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How to Use Engineering Dashboard-Level Filtering Using Keypup

Celine NabaisLink to author's LinkedIn profile
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July 12, 2023
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4
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In today's fast-paced software development landscape, efficient data management and insightful analytics are crucial for success. As development teams work on complex projects with vast amounts of data, the ability to refine and focus on specific subsets of information becomes paramount. This is where dashboard-level filtering comes into play. By leveraging the power of dashboard filters, teams can streamline their data insights, simplify configuration processes, and enhance collaboration among team members. In this comprehensive guide, we will explore the ins and outs of using dashboard-level filtering to optimize your software development workflows. Whether you are a project manager, developer, or data analyst, this guide will provide you with the knowledge and tools to make the most of dashboard-level filtering and unlock the full potential of your data-driven decision-making process. Let's dive in and discover how to effectively use dashboard-level filtering to take your software development to new heights.

Benefits of Engineering Dashboard-Level Filtering

Dashboard-level filtering offers numerous benefits to software development teams, including:

1. Refining Engineering Data Insights

Dashboard filters allow you to refine and drill down into specific subsets of data, providing a clearer and more focused view of the information that matters most. By applying filters at the dashboard level, you eliminate the need to repeatedly apply the same filters to individual insights, saving time and effort.

2. Simplifying Configuration

With dashboard-level filtering, you can easily configure and customize your insights without the need for extensive manual filtering. By setting up filters at the dashboard level, you ensure that the desired filters are automatically applied to all insights within the dashboard, simplifying the configuration process and reducing the chances of error.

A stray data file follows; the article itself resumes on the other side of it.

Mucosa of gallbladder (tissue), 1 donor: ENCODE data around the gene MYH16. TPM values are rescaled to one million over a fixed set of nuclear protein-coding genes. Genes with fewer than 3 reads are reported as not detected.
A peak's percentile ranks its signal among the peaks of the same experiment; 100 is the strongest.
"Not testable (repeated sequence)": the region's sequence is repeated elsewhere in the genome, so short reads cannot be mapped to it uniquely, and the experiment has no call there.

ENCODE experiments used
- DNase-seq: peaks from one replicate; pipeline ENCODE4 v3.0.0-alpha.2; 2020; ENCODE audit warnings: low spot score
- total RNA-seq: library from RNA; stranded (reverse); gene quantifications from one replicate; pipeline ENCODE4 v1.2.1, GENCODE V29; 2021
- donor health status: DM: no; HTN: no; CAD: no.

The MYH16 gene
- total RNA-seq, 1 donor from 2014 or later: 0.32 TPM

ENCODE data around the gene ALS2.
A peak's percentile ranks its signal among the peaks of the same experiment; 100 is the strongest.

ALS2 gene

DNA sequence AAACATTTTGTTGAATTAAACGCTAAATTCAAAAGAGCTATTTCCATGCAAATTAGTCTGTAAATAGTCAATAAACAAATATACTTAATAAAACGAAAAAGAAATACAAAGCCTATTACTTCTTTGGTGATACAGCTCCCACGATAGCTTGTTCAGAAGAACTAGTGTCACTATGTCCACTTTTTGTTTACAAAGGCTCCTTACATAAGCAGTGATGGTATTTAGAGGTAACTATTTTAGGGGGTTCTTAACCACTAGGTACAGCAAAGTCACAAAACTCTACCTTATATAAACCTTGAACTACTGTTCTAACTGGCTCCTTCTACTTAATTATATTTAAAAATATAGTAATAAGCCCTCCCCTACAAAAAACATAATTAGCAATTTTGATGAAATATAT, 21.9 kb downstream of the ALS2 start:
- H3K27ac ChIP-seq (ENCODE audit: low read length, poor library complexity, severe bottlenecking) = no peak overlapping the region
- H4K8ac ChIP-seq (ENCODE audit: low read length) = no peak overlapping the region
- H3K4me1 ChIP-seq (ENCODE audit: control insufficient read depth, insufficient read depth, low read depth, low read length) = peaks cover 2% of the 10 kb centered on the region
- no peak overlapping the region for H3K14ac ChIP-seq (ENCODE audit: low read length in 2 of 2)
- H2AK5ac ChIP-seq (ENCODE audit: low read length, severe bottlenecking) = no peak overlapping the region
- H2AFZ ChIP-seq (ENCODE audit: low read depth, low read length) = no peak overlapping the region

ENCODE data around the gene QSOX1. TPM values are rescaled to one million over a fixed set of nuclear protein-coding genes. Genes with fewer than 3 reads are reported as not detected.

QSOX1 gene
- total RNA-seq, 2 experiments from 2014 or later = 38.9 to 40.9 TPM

3. Improved Collaboration

Dashboard filters are particularly beneficial when sharing dashboards with team members or stakeholders who may be less proficient with the data analytics platform. By using dashboard filters, you provide a user-friendly approach for refining and exploring data, enabling better collaboration and understanding among team members.

How to Use Engineering Dashboard-Level Filtering

Finding and Configuring Dashboard Filters

To utilize dashboard-level filtering effectively, you need to know how to find and configure dashboard filters.

1. Enabling Dashboard Filters

Once enabled, dashboard filters appear at the top of your dashboard, just above your insights. Most dashboard templates come pre-configured with filters. If you don't see any filters, you can add them to your dashboard by following the next steps.

2. Creating and Applying Dashboard Filters

Dashboard filters can be created by users with Owner or Editor permissions on a dashboard. To add a new filter, follow these steps:

a. Enter Edit Mode

Click on the "Edit dashboard" button on the top right of your screen to enter edit mode.

b. Create a New Filter

Under the dashboard title, click the "New filter" button to open the dashboard configuration window.

c. Filter Configuration

In the configuration window, provide the following details for the new filter:

  • Filter name: Give a descriptive name that will appear on the dashboard. Test filter is used in this example.
  • Type: Select the type of input for the filter (e.g., text input, date, user, text list). We’ll select “Date or time range” for this example.